They intentionally chose a Jewish grave as an act of provocation, trying to gain maximum publicity for this act of desecration. And the cemetery authorities at the graveyard in Stahnsdorf fell for it. The church issued an immediate apology, calling it a "terrible mistake" and saying they "must immediately see whether and what we can undo."

There are so many incidents that get little to no media attention.

It's unfathomable that this burial was allowed to take place at all, but now the cemetery authorities need to make a decision quickly about how to put things right. Otherwise, the grave may well become a pilgrimage site for Holocaust deniers and antisemites.

The incident has garnered attention in the international press and it will live long in the memory. Like the case of singer-songwriter Gil Ofarim, who recently claimed he was subjected to antisemitic abuse at a hotel in Leipzig. Details of the crime are still being investigated. But there are so many other incidents that get little to no media attention.

Photo of the grave of Jewish musicologist Max Friedlaender

The grave of Jewish musicologist Max Friedlaender

Jens Kalaene/dpa/ZUMA

Crimes against Jews are rising

Across all parts of society, antisemitism is on the rise. Until a few years ago, Jewish life was seen as an accepted part of German society. Since the attack on the synagogue in Halle in 2019, the picture has changed: it was a bitter reminder that right-wing terror against Jewish people has a long, unbroken history in Germany.

Stories have abounded about the coronavirus crisis being a Jewish conspiracy; meanwhile, Muslim antisemitism is becoming louder and more forceful. The anti-Israel boycott movement BDS rears its head in every debate on antisemitism, just as left-wing or post-colonial thinking are part of every discussion.

Jewish life needs to be allowed to step out of the shadows.

Since 2015, the number of antisemitic crimes recorded has risen by about a third, to 2,350. But victims only report around 20% of cases. Some choose not to because they've had bad experiences with the police, others because they're afraid of the perpetrators, and still others because they just want to put it behind them. Victims clearly hold out little hope of useful reaction from the state – so crimes go unreported.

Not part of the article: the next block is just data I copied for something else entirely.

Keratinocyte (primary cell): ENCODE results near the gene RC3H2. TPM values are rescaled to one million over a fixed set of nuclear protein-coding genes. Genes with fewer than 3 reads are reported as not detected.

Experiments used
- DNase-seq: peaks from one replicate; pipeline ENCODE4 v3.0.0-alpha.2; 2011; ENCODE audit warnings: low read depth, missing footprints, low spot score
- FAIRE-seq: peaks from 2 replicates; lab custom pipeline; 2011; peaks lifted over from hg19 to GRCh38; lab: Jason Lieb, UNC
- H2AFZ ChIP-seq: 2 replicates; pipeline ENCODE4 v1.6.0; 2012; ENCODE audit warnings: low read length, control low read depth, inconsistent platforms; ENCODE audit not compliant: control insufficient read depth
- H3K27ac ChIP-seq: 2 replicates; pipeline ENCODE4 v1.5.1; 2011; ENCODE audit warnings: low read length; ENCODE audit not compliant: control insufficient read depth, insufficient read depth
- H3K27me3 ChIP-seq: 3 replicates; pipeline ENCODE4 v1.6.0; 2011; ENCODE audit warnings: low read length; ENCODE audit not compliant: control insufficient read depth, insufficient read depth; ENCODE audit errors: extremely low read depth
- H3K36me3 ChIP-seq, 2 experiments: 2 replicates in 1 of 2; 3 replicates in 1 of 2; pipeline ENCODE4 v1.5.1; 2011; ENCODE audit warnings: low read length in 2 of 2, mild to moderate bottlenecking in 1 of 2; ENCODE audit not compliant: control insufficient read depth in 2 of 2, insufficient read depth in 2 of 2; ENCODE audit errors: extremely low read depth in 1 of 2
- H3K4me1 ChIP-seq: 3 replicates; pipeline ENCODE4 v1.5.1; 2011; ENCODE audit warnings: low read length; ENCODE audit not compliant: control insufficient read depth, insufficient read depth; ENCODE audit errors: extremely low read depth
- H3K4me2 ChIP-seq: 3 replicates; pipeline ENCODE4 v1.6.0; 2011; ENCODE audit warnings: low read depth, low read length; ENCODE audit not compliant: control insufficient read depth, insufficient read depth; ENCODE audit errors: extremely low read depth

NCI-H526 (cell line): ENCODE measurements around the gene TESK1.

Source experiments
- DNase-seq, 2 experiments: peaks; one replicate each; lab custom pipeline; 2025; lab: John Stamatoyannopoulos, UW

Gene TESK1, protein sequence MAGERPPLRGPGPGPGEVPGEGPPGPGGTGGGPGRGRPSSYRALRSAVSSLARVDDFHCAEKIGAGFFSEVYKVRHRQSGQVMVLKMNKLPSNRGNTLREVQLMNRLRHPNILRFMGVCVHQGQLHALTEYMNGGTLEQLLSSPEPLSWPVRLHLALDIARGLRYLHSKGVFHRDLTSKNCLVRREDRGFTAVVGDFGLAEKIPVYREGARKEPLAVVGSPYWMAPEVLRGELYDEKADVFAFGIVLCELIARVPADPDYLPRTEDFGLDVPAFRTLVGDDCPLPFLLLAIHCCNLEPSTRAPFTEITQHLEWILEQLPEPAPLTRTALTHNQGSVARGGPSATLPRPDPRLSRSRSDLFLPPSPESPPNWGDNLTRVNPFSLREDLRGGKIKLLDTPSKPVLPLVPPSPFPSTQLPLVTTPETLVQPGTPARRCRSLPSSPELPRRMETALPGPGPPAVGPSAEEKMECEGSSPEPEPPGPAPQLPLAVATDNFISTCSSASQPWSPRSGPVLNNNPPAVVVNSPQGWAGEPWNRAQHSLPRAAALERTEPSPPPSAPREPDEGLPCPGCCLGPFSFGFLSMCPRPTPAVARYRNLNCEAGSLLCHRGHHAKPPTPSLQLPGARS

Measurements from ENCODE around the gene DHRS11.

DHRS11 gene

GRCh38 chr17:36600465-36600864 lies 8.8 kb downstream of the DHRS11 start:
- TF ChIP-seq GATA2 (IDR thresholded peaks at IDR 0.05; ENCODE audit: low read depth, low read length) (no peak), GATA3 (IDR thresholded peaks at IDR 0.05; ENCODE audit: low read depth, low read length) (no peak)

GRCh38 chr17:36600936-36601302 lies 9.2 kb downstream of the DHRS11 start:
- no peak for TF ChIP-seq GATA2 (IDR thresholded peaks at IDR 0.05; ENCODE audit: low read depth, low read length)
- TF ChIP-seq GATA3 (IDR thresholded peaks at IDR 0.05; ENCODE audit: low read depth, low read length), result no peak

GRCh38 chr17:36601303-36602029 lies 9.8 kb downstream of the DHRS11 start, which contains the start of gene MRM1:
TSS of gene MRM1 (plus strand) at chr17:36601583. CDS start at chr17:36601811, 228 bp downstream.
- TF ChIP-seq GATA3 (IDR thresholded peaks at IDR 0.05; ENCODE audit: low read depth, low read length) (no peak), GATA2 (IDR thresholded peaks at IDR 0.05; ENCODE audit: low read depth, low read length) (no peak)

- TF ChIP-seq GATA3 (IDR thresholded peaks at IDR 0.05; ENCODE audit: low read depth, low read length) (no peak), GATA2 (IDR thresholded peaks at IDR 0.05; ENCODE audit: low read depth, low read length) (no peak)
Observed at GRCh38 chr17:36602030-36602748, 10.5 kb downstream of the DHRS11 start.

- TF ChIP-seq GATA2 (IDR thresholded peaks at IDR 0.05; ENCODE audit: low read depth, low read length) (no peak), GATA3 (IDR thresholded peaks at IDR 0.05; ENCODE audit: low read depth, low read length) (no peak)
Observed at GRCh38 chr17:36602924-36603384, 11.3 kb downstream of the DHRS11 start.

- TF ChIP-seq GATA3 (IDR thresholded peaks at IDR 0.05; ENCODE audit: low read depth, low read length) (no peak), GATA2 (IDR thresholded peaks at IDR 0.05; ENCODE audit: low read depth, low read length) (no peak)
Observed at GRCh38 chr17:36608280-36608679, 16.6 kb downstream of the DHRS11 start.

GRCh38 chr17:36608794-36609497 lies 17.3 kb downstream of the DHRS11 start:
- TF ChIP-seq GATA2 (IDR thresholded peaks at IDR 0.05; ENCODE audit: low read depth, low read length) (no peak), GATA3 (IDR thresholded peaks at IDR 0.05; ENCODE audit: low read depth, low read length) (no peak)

And the reality of Jewish life in Germany is a dark one. Sociologists say that Jewish children are living out their "identity under siege." What impact does it have on them when they can only go to nursery under police protection? Or when they hear Holocaust jokes at school?

Germany needs to take its antisemitism seriously

This shows that the country of commemorative services and "stumbling blocks" placed in sidewalks as a memorial to victims of the Nazis has lost its moral compass. To make it point true north again, antisemitism needs to be documented from the perspective of those affected, making it visible to the non-Jewish population. And Jewish life needs to be allowed to step out of the shadows.

That is the first thing. The second is that we need to talk about specifically German forms of antisemitism. For example, the fact that in no other EU country are Jewish people so often confronted about the Israeli government's policies (according to a survey, 41% of German Jews have experienced this, while the EU average is 28%). Projecting the old antisemitism onto the state of Israel offers people a more comfortable target for their arguments.

Our society needs to have more conversations about antisemitism. The test of German democracy, as McCloy called it, starts with taking these concerns seriously and talking about them. We need to have these conversations because it affects all of us. It's about saving our democracy. Before it's too late.